I am currently working on two due process hearing decisions. Those of you familiar with special education law understand that I absolutely cannot comment on the facts of the cases.
I do want to talk about the process of decision writing, however. This is one of the most important things that I work with hearing officers on while training them. It is a lot more difficult than it looks. There is generally a voluminous record: multi-volume transcripts and a ton of exhibits. From this jungle of paper we must cull findings of fact. Not everything in evidence, just facts of decisional significance. Then we must apply the facts to the law. The law sounds pretty simple, but in fact the IDEA is a huge statute, with amendments that appear to have been cut-and-pasted in almost random fashion, possibly by monkeys. For example, Section 615 is labeled "Procedural Safeguards," yet there are other procedural safeguards set forth in many other places in the Act, and at least a few (e.g., state complaints, the five-business day disclosure rule) that may be found only in the federal regs. Speaking of the federal regs, they must also be considered, including the 215 odd pages of fine print, tri-column analysis of comments by OSEP. Then of course, state regulations must be studied. It is a difficult and exhausting process.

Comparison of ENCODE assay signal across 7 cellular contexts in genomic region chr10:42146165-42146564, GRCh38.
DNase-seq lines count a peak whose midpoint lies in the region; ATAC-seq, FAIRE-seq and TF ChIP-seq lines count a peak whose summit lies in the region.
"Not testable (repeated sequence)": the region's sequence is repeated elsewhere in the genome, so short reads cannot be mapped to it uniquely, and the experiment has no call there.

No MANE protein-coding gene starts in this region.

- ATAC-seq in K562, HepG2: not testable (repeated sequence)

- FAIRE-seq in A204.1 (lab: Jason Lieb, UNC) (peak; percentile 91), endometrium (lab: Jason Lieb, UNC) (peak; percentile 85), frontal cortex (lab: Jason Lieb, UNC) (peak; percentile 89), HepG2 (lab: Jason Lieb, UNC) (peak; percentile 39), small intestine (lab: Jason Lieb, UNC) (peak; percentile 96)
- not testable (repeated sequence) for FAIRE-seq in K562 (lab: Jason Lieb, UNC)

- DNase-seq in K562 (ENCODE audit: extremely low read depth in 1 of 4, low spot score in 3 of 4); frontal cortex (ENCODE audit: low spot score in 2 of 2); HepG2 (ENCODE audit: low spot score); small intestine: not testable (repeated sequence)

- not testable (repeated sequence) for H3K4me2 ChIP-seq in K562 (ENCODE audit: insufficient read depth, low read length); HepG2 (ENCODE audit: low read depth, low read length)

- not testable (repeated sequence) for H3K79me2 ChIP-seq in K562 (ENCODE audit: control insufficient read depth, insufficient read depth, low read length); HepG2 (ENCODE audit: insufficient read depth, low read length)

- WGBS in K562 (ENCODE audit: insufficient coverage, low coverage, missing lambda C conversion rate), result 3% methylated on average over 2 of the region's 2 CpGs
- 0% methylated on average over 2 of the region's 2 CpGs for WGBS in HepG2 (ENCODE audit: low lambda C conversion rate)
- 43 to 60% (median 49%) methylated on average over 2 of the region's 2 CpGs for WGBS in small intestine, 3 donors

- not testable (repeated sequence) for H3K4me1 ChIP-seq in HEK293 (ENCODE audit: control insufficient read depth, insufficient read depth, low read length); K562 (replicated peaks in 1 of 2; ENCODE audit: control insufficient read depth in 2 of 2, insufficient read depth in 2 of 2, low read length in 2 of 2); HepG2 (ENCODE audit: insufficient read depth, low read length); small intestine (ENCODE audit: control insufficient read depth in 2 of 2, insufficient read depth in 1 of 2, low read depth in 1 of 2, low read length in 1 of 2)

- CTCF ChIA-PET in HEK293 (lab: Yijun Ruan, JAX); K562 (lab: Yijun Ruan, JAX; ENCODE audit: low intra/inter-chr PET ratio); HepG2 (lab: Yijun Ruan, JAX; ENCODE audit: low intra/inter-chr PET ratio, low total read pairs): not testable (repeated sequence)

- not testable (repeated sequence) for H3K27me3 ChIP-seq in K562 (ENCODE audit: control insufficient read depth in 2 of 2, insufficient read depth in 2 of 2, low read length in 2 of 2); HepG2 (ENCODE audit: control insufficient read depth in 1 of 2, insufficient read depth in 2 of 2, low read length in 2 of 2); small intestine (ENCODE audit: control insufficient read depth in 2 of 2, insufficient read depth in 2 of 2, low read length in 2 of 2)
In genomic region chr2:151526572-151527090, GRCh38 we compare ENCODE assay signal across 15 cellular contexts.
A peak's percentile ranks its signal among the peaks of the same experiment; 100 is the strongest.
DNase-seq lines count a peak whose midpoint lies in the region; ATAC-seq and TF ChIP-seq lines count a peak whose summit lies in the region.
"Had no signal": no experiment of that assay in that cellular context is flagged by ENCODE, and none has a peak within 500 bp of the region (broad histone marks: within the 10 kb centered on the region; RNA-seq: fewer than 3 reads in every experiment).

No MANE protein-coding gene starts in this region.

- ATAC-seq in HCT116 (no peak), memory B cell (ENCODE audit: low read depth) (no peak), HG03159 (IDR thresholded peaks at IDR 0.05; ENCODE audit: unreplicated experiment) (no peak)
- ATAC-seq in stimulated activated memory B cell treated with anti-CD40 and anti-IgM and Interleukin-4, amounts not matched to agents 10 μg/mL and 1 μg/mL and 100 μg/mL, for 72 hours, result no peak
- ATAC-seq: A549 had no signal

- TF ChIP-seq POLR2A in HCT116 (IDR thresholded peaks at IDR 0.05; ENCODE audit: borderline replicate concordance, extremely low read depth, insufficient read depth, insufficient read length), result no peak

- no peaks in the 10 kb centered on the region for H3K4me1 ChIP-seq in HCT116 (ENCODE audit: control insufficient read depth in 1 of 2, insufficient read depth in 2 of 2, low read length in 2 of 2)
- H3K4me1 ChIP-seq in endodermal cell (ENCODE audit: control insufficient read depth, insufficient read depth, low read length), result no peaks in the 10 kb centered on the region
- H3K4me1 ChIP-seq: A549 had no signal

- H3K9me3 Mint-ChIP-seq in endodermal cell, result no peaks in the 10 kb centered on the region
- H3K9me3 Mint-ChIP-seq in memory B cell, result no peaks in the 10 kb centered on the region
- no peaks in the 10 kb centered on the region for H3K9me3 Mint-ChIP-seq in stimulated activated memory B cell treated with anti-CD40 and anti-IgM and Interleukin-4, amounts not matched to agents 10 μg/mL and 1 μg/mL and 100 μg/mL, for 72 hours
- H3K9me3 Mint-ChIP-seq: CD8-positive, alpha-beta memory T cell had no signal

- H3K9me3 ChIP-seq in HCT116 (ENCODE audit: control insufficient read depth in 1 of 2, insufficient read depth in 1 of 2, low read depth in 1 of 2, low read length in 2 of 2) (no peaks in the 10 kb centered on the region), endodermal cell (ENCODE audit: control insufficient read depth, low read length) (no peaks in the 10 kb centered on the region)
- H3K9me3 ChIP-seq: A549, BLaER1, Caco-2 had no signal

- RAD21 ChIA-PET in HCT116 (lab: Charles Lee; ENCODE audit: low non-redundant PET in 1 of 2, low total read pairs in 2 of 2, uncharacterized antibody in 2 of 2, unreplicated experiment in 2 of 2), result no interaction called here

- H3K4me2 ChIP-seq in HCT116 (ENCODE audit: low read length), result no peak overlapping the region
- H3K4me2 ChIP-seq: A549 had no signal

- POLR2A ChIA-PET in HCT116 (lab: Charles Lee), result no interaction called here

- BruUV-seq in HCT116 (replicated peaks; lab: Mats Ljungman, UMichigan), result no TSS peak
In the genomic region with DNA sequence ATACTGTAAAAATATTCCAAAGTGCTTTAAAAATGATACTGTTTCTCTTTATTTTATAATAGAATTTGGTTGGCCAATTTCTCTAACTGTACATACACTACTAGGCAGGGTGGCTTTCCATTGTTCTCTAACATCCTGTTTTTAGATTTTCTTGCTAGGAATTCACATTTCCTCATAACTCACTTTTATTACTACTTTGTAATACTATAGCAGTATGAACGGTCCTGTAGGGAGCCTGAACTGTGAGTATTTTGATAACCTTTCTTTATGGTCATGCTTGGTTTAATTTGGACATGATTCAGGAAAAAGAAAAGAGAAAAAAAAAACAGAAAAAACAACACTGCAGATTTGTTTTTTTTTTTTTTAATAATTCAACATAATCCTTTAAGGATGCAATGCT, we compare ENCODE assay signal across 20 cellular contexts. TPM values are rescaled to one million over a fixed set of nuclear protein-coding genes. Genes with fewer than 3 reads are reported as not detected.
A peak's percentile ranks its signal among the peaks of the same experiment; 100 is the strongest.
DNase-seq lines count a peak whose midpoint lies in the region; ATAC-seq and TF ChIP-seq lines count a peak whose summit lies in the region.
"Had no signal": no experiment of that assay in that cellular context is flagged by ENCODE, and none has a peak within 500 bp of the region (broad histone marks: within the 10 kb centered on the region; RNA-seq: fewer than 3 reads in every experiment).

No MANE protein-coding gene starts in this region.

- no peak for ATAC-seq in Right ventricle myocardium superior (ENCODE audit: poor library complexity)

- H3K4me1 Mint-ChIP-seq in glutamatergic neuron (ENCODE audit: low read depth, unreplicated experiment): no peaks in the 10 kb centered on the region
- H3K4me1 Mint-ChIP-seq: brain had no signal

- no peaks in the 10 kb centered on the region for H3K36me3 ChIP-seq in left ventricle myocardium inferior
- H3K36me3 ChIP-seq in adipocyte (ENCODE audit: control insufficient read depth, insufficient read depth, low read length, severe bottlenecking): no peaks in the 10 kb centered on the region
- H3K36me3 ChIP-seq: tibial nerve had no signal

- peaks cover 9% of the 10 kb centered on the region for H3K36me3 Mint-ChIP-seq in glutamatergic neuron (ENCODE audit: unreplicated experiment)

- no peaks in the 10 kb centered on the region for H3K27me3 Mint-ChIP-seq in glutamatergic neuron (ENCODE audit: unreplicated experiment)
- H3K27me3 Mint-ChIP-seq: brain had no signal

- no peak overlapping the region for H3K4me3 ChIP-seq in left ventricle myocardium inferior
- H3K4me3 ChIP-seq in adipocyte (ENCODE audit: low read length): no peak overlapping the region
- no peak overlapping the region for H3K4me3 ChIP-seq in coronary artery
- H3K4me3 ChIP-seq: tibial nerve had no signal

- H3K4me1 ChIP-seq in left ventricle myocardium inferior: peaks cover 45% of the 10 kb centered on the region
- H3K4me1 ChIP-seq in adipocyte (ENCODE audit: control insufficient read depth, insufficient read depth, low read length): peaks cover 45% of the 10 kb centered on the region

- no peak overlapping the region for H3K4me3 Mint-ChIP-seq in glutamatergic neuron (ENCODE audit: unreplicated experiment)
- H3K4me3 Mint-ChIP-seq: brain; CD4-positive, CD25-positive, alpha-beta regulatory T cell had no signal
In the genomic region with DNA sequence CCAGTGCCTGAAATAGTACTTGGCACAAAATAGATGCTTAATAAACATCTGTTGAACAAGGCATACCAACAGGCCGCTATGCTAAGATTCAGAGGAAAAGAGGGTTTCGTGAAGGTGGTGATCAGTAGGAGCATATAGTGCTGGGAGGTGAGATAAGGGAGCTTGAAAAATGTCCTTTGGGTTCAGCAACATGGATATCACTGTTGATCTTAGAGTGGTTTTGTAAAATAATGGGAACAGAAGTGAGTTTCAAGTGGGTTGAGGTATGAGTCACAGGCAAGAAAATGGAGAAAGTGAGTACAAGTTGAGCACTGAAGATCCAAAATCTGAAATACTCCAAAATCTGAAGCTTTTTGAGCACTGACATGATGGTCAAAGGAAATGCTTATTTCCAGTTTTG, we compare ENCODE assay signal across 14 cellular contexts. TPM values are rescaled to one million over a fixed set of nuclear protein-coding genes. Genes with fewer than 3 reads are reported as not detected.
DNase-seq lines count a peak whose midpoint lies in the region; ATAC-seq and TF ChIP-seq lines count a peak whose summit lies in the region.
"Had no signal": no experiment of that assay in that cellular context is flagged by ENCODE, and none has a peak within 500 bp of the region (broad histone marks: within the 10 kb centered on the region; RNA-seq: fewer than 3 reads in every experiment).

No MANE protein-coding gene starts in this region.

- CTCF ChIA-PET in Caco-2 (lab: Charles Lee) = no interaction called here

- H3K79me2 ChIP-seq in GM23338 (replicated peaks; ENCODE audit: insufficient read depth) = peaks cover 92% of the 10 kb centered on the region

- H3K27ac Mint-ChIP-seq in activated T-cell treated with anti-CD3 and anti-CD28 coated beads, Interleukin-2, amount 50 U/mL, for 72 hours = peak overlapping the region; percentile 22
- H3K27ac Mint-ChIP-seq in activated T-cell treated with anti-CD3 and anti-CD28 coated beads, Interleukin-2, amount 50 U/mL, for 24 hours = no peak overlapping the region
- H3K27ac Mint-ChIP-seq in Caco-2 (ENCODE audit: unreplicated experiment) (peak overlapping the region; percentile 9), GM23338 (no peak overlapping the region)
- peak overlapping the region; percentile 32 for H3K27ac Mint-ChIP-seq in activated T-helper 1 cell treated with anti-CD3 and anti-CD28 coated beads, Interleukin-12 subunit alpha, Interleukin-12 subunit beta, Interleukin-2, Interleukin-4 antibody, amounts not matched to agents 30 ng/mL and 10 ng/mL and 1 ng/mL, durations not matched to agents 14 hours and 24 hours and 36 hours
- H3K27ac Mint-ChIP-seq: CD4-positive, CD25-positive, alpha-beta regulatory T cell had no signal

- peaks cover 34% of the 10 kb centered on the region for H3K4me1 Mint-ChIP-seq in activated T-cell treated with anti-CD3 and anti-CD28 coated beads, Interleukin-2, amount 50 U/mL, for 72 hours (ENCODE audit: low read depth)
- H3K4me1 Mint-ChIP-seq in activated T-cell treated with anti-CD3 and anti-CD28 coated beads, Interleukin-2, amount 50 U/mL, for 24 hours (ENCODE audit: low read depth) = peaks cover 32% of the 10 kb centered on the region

So if I'm a little grumpy the next few weeks- excuse me.
I should note, however, that I love writing decisions. If the hearing officer does a good job, the decision should result in fair and just application of the law for the parents, the school district and the student. Hearing officer decisions are subject to appeal to court, as they should be, but the hearing officer generally has the first opportunity to fairly apply the law. Judicial review is an important safeguard, and courts are not hesitant to overturn poor hearing officer decisions. For the most part, however, courts are deferential to the decision if the hearing officer has been fair, reasonably thorough and careful in the application of the law. I recently learned that a federal district court has upheld a huge decision I had written a couple of years ago. That may seem like a long time, but unfortunately, it isn't. Even the Supreme Court has commented in the Burlington decision about the very long time it takes to resolve a special ed dispute. This is not what they intended in the mid seventies, but it is where we are now. Once again, we take the law as we find it!